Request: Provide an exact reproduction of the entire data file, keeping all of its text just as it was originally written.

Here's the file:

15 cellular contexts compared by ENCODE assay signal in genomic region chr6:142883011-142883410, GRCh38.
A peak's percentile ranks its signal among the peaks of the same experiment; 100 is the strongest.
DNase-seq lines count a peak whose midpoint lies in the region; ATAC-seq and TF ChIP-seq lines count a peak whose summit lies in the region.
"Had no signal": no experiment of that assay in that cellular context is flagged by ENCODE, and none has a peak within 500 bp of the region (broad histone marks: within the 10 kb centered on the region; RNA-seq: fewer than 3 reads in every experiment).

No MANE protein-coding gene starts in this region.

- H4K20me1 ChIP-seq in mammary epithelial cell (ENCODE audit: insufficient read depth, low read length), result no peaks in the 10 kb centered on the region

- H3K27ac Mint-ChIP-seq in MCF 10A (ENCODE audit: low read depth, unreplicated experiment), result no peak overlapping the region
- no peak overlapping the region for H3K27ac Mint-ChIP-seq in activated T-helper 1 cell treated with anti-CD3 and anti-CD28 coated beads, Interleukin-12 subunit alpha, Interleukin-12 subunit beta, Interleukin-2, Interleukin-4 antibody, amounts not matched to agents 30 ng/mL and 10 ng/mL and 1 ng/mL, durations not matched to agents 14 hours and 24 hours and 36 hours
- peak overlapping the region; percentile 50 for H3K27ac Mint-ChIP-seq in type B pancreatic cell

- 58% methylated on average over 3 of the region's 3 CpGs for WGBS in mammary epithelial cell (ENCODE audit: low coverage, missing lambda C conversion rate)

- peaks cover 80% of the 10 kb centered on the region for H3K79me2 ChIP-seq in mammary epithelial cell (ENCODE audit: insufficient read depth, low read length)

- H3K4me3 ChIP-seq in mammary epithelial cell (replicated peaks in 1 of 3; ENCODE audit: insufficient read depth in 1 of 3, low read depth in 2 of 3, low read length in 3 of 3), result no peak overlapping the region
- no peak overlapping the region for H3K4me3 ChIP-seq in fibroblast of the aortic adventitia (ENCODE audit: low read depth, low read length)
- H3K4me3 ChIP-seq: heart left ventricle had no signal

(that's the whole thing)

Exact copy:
15 cellular contexts compared by ENCODE assay signal in genomic region chr6:142883011-142883410, GRCh38.
A peak's percentile ranks its signal among the peaks of the same experiment; 100 is the strongest.
DNase-seq lines count a peak whose midpoint lies in the region; ATAC-seq and TF ChIP-seq lines count a peak whose summit lies in the region.
"Had no signal": no experiment of that assay in that cellular context is flagged by ENCODE, and none has a peak within 500 bp of the region (broad histone marks: within the 10 kb centered on the region; RNA-seq: fewer than 3 reads in every experiment).

No MANE protein-coding gene starts in this region.

- H4K20me1 ChIP-seq in mammary epithelial cell (ENCODE audit: insufficient read depth, low read length), result no peaks in the 10 kb centered on the region

- H3K27ac Mint-ChIP-seq in MCF 10A (ENCODE audit: low read depth, unreplicated experiment), result no peak overlapping the region
- no peak overlapping the region for H3K27ac Mint-ChIP-seq in activated T-helper 1 cell treated with anti-CD3 and anti-CD28 coated beads, Interleukin-12 subunit alpha, Interleukin-12 subunit beta, Interleukin-2, Interleukin-4 antibody, amounts not matched to agents 30 ng/mL and 10 ng/mL and 1 ng/mL, durations not matched to agents 14 hours and 24 hours and 36 hours
- peak overlapping the region; percentile 50 for H3K27ac Mint-ChIP-seq in type B pancreatic cell

- 58% methylated on average over 3 of the region's 3 CpGs for WGBS in mammary epithelial cell (ENCODE audit: low coverage, missing lambda C conversion rate)

- peaks cover 80% of the 10 kb centered on the region for H3K79me2 ChIP-seq in mammary epithelial cell (ENCODE audit: insufficient read depth, low read length)

- H3K4me3 ChIP-seq in mammary epithelial cell (replicated peaks in 1 of 3; ENCODE audit: insufficient read depth in 1 of 3, low read depth in 2 of 3, low read length in 3 of 3), result no peak overlapping the region
- no peak overlapping the region for H3K4me3 ChIP-seq in fibroblast of the aortic adventitia (ENCODE audit: low read depth, low read length)
- H3K4me3 ChIP-seq: heart left ventricle had no signal